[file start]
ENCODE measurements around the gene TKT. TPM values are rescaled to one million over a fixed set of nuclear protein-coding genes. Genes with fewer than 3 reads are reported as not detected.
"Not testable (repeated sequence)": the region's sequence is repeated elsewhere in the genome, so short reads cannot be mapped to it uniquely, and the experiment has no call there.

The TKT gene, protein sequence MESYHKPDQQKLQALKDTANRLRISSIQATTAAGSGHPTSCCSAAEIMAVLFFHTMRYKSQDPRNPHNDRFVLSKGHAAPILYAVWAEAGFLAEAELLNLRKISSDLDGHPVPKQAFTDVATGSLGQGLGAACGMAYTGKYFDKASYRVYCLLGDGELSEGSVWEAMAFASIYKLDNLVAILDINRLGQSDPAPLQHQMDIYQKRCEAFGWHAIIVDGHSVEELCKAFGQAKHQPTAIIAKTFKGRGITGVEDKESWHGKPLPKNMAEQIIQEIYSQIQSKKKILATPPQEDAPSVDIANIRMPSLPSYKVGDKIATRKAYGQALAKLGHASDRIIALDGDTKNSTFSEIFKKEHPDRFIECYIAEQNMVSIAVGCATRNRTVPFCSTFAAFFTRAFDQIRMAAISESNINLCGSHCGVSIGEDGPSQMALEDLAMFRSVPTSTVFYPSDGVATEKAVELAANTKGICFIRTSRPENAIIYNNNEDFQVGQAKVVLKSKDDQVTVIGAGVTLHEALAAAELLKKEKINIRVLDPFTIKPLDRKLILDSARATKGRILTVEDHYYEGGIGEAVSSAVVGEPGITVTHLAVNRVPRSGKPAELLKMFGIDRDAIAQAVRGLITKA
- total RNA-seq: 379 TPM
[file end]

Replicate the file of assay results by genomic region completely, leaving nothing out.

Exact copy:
ENCODE measurements around the gene TKT. TPM values are rescaled to one million over a fixed set of nuclear protein-coding genes. Genes with fewer than 3 reads are reported as not detected.
"Not testable (repeated sequence)": the region's sequence is repeated elsewhere in the genome, so short reads cannot be mapped to it uniquely, and the experiment has no call there.

The TKT gene, protein sequence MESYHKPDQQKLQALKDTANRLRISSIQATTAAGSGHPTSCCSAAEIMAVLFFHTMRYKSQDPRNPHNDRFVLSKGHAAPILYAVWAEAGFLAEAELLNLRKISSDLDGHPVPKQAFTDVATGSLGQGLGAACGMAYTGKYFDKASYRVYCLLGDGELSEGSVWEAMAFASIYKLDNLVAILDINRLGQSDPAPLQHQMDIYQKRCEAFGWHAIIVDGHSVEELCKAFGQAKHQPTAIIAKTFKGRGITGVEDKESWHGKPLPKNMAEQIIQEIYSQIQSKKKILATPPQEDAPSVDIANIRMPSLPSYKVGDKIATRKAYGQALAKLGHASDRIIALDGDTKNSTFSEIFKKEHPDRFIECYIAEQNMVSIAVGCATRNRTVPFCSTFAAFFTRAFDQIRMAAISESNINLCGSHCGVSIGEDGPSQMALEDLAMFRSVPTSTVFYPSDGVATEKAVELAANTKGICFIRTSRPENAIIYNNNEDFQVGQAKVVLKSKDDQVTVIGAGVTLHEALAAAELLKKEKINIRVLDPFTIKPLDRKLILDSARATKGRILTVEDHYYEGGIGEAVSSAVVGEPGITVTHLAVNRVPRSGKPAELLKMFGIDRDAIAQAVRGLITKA
- total RNA-seq: 379 TPM